“I know what a lot of people in Washington D.C. think,” said Louisiana Republican Sen. John Kennedy, “but I don’t think that … the cultured, cosmopolitan, bacon-wrapped-shrimp-eating crowd in Washington, D.C. is necessarily reflective of what the American people are thinking.”
The key, Democrats say, is to integrate a campaign against corruption into the kitchen-table issues that are top of mind for voters of both parties in November. Some in the party warn that an anti-corruption focus can’t come at the expense of critiquing the GOP’s tax law and plans to overturn provisions of the Affordable Care Act.
“Even as egregious as all this is, voters think both parties are dirty and Democrats should stick to the penetrating messages on health care, economic fairness, and priorities for working families,” said Democratic pollster John Anzalone. “All the other stuff is baked into the cake."
Democratic groups and challengers have tried to directly saddle House Republicans with the Collins and Hunter indictments, calling on incumbents to return donations that they have received from the embattled congressmen.
But many candidates for the most part Wednesday avoided the topic altogether. Sen. Heidi Heitkamp, a Democrat seeking reelection in North Dakota, told reporters she is focusing on agricultural and health care policy and that special counsel Robert Mueller’s investigation should continue without undue politicization. “The judiciary and the Department of Justice are doing their job, I’m going to do my job,” she added.
Still, Democratic campaigns have the bandwidth and resources to carry out several messages and it’s possible to tie them together. House Majority PAC, Democrats’ flagship House super PAC, released two ads Tuesday accusing two vulnerable members of Congress, Reps. Steve Knight of California and David Young of Iowa, of serving donors and special interests over constituents with votes they have taken in Congress.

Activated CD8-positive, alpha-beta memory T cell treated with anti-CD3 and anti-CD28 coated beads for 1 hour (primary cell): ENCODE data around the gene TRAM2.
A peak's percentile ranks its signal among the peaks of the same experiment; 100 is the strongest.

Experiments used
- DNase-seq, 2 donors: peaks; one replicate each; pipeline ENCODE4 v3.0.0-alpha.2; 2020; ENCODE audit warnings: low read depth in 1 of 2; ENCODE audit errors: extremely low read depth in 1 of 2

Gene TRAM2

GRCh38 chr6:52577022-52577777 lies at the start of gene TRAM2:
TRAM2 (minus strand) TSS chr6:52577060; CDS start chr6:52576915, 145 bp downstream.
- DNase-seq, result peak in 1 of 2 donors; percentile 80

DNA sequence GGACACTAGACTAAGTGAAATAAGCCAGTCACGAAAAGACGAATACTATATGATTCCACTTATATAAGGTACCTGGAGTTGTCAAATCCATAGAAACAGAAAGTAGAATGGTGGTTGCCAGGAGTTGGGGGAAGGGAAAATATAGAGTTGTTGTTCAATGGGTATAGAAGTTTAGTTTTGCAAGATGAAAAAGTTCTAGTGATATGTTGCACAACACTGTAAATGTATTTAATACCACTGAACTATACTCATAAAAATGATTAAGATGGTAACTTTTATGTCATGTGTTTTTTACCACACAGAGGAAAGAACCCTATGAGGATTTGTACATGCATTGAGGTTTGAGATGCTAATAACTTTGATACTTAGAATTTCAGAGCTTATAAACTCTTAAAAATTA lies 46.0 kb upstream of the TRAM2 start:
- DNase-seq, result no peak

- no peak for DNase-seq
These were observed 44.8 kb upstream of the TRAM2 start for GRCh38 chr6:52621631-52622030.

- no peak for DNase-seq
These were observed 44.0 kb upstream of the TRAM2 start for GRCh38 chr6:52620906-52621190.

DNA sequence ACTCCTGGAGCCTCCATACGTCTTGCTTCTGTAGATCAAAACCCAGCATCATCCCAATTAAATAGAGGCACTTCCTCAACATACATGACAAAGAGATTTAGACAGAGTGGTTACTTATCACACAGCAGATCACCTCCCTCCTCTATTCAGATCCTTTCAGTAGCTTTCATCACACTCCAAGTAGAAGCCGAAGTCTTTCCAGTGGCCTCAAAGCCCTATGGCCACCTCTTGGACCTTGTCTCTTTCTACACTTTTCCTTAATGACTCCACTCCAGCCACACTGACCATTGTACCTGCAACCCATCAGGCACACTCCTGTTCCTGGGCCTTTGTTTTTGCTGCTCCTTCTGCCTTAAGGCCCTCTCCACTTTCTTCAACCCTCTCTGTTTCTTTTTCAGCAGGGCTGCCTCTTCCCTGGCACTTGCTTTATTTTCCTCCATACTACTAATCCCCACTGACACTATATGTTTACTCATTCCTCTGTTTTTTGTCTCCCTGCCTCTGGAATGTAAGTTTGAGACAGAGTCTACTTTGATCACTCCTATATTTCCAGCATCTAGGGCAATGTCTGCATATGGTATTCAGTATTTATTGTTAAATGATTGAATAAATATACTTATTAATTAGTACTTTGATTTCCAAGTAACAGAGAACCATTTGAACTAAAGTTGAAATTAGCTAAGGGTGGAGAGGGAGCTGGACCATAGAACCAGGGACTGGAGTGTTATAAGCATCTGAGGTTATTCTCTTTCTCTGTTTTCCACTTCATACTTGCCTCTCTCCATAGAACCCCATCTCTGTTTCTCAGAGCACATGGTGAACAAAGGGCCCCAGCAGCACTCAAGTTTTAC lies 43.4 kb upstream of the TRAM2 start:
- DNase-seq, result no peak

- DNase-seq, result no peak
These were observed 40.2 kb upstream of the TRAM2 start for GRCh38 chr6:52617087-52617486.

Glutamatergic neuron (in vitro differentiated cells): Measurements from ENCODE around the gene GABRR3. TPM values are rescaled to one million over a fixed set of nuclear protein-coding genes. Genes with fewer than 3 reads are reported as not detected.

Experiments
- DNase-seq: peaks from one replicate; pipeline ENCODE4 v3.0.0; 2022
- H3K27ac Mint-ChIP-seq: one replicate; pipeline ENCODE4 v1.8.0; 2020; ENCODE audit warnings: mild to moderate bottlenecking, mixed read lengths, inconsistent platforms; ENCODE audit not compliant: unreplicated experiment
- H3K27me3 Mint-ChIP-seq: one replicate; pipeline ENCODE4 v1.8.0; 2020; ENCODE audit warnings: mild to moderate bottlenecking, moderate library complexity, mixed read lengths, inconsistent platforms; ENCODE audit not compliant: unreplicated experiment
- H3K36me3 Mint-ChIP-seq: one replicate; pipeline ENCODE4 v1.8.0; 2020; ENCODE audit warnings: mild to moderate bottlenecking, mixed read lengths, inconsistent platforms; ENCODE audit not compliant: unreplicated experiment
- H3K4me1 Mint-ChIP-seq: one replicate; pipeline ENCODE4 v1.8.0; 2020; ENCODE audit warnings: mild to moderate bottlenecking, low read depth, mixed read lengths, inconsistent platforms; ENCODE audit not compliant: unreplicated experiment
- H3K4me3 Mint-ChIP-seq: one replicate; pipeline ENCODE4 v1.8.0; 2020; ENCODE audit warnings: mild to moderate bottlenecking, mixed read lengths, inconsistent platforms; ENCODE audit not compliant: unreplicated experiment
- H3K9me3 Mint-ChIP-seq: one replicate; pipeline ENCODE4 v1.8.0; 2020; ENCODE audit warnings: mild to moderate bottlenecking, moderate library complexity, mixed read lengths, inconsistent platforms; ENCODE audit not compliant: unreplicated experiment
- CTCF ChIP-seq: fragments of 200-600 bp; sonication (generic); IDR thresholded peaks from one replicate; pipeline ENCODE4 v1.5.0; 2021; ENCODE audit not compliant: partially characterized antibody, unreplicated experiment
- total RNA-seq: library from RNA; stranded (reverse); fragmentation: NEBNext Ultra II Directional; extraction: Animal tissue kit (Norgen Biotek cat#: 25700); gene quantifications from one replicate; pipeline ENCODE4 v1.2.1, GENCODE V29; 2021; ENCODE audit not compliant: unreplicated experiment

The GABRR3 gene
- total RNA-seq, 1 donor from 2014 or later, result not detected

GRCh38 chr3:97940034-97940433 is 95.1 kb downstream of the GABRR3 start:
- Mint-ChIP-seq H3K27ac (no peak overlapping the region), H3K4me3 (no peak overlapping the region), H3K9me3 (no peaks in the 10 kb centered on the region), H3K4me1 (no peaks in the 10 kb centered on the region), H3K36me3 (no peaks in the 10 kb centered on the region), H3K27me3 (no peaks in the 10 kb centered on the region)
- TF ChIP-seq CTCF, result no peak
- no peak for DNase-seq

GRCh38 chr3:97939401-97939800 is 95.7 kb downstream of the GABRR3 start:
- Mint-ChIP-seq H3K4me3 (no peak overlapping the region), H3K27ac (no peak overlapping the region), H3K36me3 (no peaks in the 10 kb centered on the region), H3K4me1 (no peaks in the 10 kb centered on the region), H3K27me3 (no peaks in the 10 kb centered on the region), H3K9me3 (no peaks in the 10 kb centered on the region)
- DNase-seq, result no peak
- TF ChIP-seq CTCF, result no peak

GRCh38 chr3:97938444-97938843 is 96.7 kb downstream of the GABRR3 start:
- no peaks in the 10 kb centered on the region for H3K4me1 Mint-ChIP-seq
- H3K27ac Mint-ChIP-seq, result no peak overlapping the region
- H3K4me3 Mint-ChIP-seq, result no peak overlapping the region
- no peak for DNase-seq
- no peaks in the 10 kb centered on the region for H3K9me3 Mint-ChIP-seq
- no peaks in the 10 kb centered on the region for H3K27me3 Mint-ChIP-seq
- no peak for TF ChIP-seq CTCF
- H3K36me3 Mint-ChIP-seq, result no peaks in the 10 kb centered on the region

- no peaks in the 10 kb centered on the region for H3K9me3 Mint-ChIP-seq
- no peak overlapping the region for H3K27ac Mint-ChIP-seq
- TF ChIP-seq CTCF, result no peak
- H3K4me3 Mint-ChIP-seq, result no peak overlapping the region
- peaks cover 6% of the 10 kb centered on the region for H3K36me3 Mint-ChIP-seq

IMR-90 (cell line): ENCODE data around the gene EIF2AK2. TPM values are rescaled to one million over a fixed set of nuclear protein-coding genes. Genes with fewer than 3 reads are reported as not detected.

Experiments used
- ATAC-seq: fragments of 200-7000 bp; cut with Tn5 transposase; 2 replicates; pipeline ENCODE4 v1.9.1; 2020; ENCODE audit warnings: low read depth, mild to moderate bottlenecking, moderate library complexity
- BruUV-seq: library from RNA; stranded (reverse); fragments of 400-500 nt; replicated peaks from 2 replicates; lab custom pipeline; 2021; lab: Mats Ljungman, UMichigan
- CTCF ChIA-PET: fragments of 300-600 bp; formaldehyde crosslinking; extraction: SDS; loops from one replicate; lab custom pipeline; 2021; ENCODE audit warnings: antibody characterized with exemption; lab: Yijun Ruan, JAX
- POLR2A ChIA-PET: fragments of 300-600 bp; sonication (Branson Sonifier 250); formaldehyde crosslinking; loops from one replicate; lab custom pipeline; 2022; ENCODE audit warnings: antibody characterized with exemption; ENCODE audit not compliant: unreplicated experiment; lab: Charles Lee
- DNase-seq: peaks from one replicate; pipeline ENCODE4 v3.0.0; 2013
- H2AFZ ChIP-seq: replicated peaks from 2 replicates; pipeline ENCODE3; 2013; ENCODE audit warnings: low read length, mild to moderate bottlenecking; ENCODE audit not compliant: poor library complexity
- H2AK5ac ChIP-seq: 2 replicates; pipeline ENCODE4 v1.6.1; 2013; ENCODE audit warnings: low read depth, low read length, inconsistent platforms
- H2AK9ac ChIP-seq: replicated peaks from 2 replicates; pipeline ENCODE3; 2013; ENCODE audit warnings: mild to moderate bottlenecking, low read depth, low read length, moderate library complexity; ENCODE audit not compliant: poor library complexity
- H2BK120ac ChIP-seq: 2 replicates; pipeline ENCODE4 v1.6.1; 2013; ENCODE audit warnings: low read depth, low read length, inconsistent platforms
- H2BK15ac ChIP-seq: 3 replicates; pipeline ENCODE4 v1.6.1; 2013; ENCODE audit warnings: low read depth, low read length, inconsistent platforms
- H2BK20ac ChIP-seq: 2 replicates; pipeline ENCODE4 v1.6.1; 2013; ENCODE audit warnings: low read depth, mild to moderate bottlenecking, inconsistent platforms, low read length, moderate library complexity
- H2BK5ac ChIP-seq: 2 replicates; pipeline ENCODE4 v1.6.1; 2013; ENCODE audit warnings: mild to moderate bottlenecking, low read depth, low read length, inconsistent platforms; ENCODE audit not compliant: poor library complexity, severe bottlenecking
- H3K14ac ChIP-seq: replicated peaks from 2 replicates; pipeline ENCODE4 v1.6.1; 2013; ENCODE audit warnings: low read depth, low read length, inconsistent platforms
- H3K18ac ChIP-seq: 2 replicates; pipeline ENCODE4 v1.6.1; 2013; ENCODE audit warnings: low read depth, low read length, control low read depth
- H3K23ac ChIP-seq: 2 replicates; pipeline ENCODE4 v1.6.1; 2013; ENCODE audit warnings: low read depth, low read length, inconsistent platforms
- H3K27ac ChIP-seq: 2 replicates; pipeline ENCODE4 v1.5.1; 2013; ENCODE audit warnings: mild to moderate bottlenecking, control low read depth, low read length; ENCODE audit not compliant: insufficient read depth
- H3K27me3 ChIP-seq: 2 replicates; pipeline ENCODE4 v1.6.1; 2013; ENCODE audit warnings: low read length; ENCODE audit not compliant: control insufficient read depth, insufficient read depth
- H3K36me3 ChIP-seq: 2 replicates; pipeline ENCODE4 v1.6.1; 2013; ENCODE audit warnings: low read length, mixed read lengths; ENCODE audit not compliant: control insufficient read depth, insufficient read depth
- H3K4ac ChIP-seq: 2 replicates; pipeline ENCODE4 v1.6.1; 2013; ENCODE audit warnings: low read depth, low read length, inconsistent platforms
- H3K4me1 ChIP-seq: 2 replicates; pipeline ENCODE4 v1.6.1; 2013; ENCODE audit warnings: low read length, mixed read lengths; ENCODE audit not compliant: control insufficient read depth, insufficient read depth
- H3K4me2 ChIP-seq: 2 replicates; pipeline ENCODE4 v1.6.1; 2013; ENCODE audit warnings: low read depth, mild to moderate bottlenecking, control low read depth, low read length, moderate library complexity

Democratic outside groups have already spent months linking Republican Senate candidates’ official actions to special interests. End Citizens United launched a TV ad in Montana on Wednesday accusing Senate nominee Matt Rosendale of accepting “thousands in insurance industry contributions” while he “rubber-stamps proposed insurance-rate increases.”
Senate Majority PAC and Priorities USA Action have mirrored that message against state attorneys general Josh Hawley of Missouri and Patrick Morrisey of West Virginia, saying that Hawley sued to “deny health care” to those with preexisting conditions after “getting contributions from the insurance industry,” and Morrisey failed to “police the opioid industry” after he and his wife lobbied on behalf of pharmaceutical companies.
“It’s another proof point that work needs to be done to have independent senators that are rooting out corruption and aren’t beholden to people that aren’t their voters,” said Senate Majority PAC spokesman Chris Hayden.
Forces on the Democrats’ left are already taking Tuesday’s news to renew calls for Trump’s impeachment. Tom Steyer plans to cut a TV ad redoubling its call for the president’s removal from office after Cohen’s guilty plea. Polling conducted for Steyer’s Need to Impeach campaign found that Democratic voters want their party’s candidates to talk about impeachment.
But in interviews Wednesday, Democratic strategists said candidates should still avoid an issue that’s proved to be a double-edged sword. In fact, few, if any, Democrats running in competitive races have made impeachment part of their campaign platforms.
“If it’s a swing district, you’re not going to win on a referendum on impeachment,” said John Rowley, a Democratic media consultant. “It’s such a hyper-partisan message.”
And Phillips said the indictments have not changed his plan to withhold judgment on impeachment until Mueller concludes his investigation and all the facts are known: “I caution people from getting on that bandwagon too soon.”